• 1872, “The Toy Frigate. A Yarn picked up in the Model Dockyard.”, in Terrible Tales, page 91:
      []; and as there was some perilous probability, in the event of the Colonel and Coloneless saying ‘no,’ of the Captain’s proposing to Miss De Fudgeville, orphan daughter and heiress of the late Rear-Admiral De Fudgeville, who, though she was as ugly as sin, and had something the matter with her spine, had a fortune of ninety thousand pounds, the gallant Colonel, late of the Heavies, and his wife, condescendingly agreed to accept Algernon as their son-in-law.
    • 1873 April, J. Redding Ware, “A Woman Will Be a Woman. A Duologue for a Drawing-Room.”, in The American Protestant; A Journal of Choice Literature, from the Best Magazines and Authors, Old and New, Philadelphia, Pa., pages 27–28:
      Colonel. On the contrary, it is just coming into view. As a bachelor, I like a couple of rooms; but as a married man, I must spread myself over a house. Lady Alice. Ha!—in other words, I’m to be turned out to make way for the Coloneless! Colonel. (Rising.) There, you have hit it! Lady Alice. I forgive you, in favor of your wife, though I own I do not like moving. I am quite a creature of habit, and I own I like the place. Colonel. (Leaning on the back of the Lady Alice’s chair.) Keep on liking it. Don’t move. Lady Alice. But the Coloneless? Colonel. She will be perfectly agreeable, provided— Lady Alice. Provided? Colonel. That you changed your name.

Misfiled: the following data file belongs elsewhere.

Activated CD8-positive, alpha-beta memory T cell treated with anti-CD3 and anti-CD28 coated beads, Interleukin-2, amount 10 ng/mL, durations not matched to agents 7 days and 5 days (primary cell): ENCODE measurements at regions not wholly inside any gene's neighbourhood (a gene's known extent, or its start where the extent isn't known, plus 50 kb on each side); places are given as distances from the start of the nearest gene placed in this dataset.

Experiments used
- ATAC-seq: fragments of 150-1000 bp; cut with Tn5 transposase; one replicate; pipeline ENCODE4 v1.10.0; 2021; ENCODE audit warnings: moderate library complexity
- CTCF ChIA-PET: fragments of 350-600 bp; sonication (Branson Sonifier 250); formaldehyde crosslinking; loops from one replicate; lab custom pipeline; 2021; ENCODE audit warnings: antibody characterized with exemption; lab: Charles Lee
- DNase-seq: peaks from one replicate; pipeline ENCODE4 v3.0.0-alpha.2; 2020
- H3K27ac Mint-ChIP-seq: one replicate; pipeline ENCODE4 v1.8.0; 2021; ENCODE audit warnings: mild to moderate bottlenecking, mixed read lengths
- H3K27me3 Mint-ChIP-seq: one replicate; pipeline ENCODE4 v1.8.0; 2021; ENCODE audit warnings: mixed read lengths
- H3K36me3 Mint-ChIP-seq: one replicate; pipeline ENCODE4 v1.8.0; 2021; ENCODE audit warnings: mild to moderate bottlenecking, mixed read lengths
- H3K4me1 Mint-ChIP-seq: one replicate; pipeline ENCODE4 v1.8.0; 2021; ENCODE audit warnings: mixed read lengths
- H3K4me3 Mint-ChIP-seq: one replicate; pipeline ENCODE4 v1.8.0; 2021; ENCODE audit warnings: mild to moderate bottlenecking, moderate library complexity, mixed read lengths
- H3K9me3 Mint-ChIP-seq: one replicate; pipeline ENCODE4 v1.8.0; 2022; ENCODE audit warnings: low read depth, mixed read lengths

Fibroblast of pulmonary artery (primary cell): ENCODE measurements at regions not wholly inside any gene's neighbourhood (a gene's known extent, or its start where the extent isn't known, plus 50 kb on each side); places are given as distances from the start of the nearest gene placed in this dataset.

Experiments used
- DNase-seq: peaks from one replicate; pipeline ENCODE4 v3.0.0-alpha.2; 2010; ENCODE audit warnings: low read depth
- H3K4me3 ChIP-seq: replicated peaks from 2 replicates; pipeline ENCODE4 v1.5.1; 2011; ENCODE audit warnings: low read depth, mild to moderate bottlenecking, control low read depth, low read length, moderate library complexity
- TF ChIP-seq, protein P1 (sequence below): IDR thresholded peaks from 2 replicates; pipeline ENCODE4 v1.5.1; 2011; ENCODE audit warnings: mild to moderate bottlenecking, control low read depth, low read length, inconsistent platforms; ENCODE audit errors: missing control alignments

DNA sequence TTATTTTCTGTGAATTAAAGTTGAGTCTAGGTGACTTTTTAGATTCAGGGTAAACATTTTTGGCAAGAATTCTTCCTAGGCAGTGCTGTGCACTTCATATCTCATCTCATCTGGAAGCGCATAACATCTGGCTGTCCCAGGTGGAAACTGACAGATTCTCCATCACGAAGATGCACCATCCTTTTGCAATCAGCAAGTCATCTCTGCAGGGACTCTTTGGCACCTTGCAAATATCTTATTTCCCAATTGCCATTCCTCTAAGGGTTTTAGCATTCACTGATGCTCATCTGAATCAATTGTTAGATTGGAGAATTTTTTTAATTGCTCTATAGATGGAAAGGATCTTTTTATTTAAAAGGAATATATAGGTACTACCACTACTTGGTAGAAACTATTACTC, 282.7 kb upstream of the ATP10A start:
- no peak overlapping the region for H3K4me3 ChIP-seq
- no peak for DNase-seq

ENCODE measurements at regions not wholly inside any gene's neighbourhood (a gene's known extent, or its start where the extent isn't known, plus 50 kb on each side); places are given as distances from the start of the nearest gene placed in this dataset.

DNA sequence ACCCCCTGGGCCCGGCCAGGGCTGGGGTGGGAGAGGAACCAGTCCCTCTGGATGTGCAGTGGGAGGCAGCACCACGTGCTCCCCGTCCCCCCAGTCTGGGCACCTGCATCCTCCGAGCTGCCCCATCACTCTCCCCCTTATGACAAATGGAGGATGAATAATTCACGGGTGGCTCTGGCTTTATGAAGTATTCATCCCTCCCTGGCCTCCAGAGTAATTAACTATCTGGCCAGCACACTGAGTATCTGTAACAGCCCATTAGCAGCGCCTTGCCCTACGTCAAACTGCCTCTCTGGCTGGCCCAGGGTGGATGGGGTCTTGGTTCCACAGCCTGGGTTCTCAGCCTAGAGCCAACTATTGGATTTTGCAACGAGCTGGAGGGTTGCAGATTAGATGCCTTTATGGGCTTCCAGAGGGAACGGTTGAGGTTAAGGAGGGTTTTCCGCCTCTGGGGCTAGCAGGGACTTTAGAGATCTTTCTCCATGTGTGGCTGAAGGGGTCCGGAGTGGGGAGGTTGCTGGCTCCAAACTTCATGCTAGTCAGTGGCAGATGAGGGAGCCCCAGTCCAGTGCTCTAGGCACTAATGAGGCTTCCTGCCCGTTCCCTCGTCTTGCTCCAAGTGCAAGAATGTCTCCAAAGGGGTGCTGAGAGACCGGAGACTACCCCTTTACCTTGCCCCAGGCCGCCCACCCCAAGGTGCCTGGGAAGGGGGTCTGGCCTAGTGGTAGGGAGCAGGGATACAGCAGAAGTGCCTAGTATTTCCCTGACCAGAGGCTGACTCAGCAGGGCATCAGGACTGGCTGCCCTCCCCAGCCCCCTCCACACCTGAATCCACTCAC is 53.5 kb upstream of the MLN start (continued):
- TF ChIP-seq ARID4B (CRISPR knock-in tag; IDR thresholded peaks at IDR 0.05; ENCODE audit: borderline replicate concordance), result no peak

• 1896, The Texas Medical Journal, a Monthly Journal of Medicine and Surgery, volume XI, Austin, Tex.: F. E. Daniel, M.D., & S. E. Hudson, M.D., page 705:
      Our distinguished and genial friend, Col. Francis Coles Ford, M. D., Surgeon Medical Director 1st Division Texas Volunteer Guard, a leading physician of Nacogdoches, Texas, was married on 25th May (ult.) at Beaumont, Texas, to Miss Jean Coleman Thompson, of that city. The Journal extends its hearty congratulation to the Colonel and Coloneless and wishes them a whole lot of happiness.
    • 1966, The Scandinavian Times, page 21:
      The colonel’s spouse is oberstinde (coloneless).
    • 1969, Jennie A. McConnell, transl., Finnish Letters, Philadelphia, Pa.: Dorrance & Company, →LCCN, page 55:
      A woman whose daughter is married to a colonel, for instance, may ask “Has the keofverstinna (the coloneless) been here today?”
    • 1972 January 30, Charles M. Hills Jr., “When Heads Roll..”, in The Clarion-Ledger; Jackson Daily News, volume XIX, number 12, Jackson, Miss., section F, page 3:
      Speaking of heads rolling, two of the most shocked citizens in the state this week must have been the Waller Colonel and Coloneless who were among the 22 employes of the Manpower Division who lost their jobs in a mass firing by the incoming administraton.[sic]
    • 2005 January 20, Eldon Advertiser, volume 111, number 44, page 1B:
      My father, the Colonel, and mom, the Coloneless helped inaugurate governor Dalton Monday.